When substances enter the brains pathway they:

  • Mimic naturally occurring brain chemicals
  • Trigger the release of other Brian chemicals in large amounts
  • Prevent brain chemicals from being reused and reabsorbed into the brain


Dopamine is a neurotransmitter made in your brain and is responsible for allowing you to feel satisfaction and pleasure and giving you motivation. When you feel good after an accomplishment it is due to an influx of dopamine to the brain. Dopamine is also a major contributor to the addictive power of substances. The natural surge of dopamine after the achievement is intended to encourage repetition and allow for life to keep on going with the motivation to receive that feeling again. The encouragement of repetition also allows for the potential of addiction, the drive to feel great again. When substance abuse occurs, the dopamine rush tells the brain that using drugs is important and should be repeated, making it easier for an individual to repeat the experience.


With recreating these bursts of dopamine over and over again, in turn the dopamine tells the brain to prioritize the value of drugs more than what you receive with natural rewards and the brain will adjust how it prioritizes the “ rewards” it receives. This leaves the brain susceptible to depression when drugs are not being used.


The brain ’ s response to the drugs produces changes in the brain’s circuit associated with the development of addiction. With this, a person may become tolerant of higher doses and depend on the drug just to feel “ normal”. Tolerance and dependency occur because of the alterations the brain makes to manage all the changes that the continuous presence of substances brings. The brain essentially makes room for its new “ roommate”.


Definitions You Should Know…

Tolerance:  This is an individual’s declined response to a substance. Tolerance occurs when a drug is used repeatedly and the body adapts to the presence of the drug and it becomes a part of the new “ normal” function of the body. To atone for this, the individual will consume more or a higher dose or both, developing an addiction and increased likelihood of overdose.


Dependency:  Physical dependency is the position a person is in when the use of a substance or alcohol is required to feel normal. Without the substances, the body has grown to require, the withdrawal will then occur. Depending on the substance the body has become reliant on, withdrawal symptoms can range from uncomfortable to life-threatening.


Tolerance and Physical Dependence are two separate entities and they do not need one another to exist. An individual who is prescribed opioid pain medications can develop some physiological dependence but may not exhibit the compulsive behaviours of addiction. Vice versa, some substances may be used in a compulsive manner that is evident of addiction without the physical reliance on it to feel normal.


How to Identify an Addiction: DSM 5 Criteria

  • Using a substance for long periods or in larger amounts than intended
  • Unable to cut down or stop using the substance
  • Spending a lot of time obtaining, using, and recovering from the effects of the substance
  • Constant cravings, intense desires or urges for the substance
  • Failure to manage obligations at home, work, or school
  • Continuing substance abuse despite the awareness of the consequences that have resulted because of it. 
  • Giving up social, or occupational activities due to substance use
  • Continuing substance abuse despite having a physical or mental problem that is likely for substance use.
  • Tolerance or needing more of the substance to achieve previous effects. 
  • Withdrawal is an unpleasant symptom after the elimination of substance use. 


Consequential Factors of Addiction 

There are multiple causes of addiction. One person ’ s journey through addiction may look very different from another. Prescription drug abuse aside, there are 4 main reasons people may try substances:

  • To feel good
  • To feel better
  • To do better
  • To fit in or experiment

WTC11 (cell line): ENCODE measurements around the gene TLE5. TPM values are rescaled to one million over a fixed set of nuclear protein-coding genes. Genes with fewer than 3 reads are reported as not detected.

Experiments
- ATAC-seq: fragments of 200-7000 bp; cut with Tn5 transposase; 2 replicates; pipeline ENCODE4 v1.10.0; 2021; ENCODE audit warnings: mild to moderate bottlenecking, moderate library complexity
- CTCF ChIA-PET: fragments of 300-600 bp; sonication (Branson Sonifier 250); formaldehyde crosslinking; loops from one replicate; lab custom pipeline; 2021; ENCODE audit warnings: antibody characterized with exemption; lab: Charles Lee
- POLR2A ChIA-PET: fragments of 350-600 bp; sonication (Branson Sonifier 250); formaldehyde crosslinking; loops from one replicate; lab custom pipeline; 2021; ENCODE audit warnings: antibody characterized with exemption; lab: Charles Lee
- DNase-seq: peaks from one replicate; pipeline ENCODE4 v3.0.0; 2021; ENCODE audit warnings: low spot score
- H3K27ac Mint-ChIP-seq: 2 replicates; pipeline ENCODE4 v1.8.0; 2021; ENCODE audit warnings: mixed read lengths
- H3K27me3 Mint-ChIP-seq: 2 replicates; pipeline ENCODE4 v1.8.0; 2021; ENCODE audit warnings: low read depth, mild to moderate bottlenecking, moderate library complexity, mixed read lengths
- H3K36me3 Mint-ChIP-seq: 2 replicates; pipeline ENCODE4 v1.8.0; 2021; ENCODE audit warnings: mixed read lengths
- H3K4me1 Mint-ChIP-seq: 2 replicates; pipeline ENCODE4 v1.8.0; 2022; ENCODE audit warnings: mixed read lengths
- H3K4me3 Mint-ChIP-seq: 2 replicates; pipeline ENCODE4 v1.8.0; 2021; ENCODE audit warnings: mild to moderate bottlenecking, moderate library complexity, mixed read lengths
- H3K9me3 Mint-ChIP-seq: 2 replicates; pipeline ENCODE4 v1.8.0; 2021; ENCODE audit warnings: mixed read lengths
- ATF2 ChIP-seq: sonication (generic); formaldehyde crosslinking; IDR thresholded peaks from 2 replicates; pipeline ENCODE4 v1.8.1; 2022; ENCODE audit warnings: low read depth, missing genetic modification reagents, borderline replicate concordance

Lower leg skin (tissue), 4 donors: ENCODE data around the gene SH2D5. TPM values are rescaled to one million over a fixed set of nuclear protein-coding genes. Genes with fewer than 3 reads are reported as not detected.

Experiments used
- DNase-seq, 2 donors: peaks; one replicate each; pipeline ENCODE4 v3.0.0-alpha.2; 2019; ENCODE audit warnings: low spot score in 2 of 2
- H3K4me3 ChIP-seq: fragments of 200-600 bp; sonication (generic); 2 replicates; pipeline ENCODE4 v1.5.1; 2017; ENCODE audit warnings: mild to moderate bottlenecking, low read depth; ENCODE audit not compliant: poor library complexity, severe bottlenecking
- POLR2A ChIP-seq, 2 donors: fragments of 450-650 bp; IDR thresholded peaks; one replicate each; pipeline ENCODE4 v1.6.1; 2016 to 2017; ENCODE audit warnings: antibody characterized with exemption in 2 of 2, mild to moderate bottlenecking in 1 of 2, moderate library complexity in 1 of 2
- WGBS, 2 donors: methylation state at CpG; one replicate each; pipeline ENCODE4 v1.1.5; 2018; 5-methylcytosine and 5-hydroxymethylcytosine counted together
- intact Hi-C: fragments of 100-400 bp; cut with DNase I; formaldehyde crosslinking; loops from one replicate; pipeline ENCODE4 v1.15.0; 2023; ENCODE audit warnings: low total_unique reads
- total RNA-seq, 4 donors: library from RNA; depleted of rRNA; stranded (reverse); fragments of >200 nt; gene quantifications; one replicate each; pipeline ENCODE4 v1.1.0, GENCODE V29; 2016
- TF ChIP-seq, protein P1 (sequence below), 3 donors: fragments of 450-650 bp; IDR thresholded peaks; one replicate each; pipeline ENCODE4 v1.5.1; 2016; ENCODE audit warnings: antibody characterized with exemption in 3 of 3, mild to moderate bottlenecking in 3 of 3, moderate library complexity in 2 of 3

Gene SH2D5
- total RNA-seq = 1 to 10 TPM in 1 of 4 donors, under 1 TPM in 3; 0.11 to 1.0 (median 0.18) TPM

Substances may attract people with the accomplishment of a euphoric high, feeling powerful, feeling confident, energetic, or relaxed. Individuals with anxiety, high stress, or depression may turn to drugs to assist in the management of these symptoms. Some drugs have a track record of improving performance in athletics or academia, resulting in people being tempted to get assistance in getting ahead or keeping up with deadlines. Lastly, especially teens and young adults may begin using substances due to curiosity or peer pressure.


Not everyone responds the same to the effects of drugs and alcohol, but some have such a great experience their first time that they learn the behaviour that allows them to feel good and this is the root of where addiction can stem from.


Possible Biological and Environmental Risk Factors for Addiction include:

  • Genetics
  • Family history of addiction 
  • Family history of mental illness
  • Rough home life
  • Childhood experiences including neglect, physical, mental, or sexual abuse
  • Rejection of parents and friends
  • Unsupportive community
  • Poor school achievement
  • Easy access to drugs and alcohol

(Bellés et al, 2021)


If you or your loved one is abusing substances, it ’ s not too late to ask for help. Andy Bhatti Interventions and Addiction Services prioritize helping family and friends of addicts create and implement an addiction treatment plan, including assistance with an intervention for you or your loved one. You – as a family member, friend, spouse, or loved one of an addict – know your ultimate goal. You want your loved one to be able to achieve recovery, and stay sober. Getting to that goal is much more complicated, and families do need the help of professionals to ensure that there is a clear and concise long-term treatment plan.


Working with Andy Bhatti Intervention and Addiction Services, you will receive professional help to get your loved one on their journey to sobriety.


Call us today and let us help you set up a treatment plan that has succeeded as the long-term goal, for someone you care for.




Information references

Bellés, L., Dimiziani, A., Herrmann, F. R., & Ginovart, N. (2021). Early environmental enrichment and impoverishment differentially affect addiction-related behavioral traits, cocaine-taking, and dopamine D2/3 receptor signaling in a rat model of vulnerability to drug abuse. Psychopharmacology , 238 (12), 3543–3557.

Fisher, C. E. (2022, January 16). Calling Addiction a Disease Is Misleading. New York Times , 3(L).

Tabitha M. Powledge, Addiction and the brain: The dopamine pathway is helping researchers find their way through the addiction maze, BioScience , Volume 49, Issue 7, July 1999, Pages 513–519,

[templatera id="17199"]